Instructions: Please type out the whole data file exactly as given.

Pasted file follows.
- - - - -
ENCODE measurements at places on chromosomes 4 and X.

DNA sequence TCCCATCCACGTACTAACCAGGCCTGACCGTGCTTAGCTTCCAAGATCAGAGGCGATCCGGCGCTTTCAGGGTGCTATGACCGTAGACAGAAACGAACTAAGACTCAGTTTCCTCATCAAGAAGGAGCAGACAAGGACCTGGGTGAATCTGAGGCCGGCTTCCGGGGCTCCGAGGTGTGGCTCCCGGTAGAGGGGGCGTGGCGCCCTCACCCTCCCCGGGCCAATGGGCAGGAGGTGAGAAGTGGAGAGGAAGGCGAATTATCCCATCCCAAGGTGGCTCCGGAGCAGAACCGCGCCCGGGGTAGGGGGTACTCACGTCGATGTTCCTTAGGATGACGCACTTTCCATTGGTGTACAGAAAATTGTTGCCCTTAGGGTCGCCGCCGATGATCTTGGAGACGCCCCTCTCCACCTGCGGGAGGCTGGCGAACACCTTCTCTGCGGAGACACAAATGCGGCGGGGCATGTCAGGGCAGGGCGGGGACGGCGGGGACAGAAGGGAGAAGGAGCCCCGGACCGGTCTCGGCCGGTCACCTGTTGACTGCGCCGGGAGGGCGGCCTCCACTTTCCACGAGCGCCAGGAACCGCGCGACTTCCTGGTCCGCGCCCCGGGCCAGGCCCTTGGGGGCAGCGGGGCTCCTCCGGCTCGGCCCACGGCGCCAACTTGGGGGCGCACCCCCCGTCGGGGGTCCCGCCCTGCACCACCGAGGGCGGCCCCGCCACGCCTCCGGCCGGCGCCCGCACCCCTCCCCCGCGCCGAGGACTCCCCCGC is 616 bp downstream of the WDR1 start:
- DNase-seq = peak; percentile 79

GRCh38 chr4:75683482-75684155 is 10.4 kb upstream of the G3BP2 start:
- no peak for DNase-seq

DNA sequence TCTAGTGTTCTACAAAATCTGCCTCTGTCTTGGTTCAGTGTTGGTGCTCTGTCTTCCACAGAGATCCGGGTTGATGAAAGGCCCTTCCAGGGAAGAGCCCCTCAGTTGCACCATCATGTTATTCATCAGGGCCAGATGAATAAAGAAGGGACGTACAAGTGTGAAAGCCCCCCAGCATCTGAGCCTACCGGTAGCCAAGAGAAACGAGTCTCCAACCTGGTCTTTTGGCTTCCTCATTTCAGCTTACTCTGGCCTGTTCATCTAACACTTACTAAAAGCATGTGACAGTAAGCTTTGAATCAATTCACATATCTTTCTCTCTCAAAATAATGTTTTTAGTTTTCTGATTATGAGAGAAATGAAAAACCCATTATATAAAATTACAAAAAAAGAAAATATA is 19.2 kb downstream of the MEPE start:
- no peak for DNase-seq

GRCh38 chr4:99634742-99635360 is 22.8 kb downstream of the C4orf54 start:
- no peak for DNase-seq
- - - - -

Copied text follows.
ENCODE measurements at places on chromosomes 4 and X.

DNA sequence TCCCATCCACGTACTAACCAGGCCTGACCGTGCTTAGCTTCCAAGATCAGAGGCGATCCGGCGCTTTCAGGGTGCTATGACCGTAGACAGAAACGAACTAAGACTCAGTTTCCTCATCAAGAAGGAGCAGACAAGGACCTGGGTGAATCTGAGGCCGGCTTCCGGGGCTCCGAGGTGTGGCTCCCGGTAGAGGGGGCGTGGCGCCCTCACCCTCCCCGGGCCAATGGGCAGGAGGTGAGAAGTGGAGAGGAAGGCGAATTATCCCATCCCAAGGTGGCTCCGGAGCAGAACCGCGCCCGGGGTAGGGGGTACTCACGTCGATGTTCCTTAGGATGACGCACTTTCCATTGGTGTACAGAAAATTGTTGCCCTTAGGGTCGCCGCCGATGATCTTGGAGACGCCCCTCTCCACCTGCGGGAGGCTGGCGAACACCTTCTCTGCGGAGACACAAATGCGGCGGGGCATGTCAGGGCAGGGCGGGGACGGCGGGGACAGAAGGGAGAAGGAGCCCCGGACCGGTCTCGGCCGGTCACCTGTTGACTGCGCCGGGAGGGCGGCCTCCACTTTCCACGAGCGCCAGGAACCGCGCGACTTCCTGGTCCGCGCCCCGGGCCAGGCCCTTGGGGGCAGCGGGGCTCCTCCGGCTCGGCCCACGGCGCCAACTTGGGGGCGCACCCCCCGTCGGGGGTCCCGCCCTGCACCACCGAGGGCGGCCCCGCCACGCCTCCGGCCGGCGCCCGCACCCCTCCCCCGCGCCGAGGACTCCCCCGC is 616 bp downstream of the WDR1 start:
- DNase-seq = peak; percentile 79

GRCh38 chr4:75683482-75684155 is 10.4 kb upstream of the G3BP2 start:
- no peak for DNase-seq

DNA sequence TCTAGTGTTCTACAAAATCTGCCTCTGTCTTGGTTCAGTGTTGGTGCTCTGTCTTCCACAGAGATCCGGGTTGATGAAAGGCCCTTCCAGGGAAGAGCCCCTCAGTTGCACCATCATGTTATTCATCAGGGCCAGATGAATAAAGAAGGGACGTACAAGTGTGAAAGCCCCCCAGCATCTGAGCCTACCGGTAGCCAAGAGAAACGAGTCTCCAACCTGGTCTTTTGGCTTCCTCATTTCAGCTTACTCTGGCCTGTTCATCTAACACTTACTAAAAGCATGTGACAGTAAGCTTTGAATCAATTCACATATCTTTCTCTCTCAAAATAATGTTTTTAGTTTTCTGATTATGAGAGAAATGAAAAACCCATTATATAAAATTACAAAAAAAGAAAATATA is 19.2 kb downstream of the MEPE start:
- no peak for DNase-seq

GRCh38 chr4:99634742-99635360 is 22.8 kb downstream of the C4orf54 start:
- no peak for DNase-seq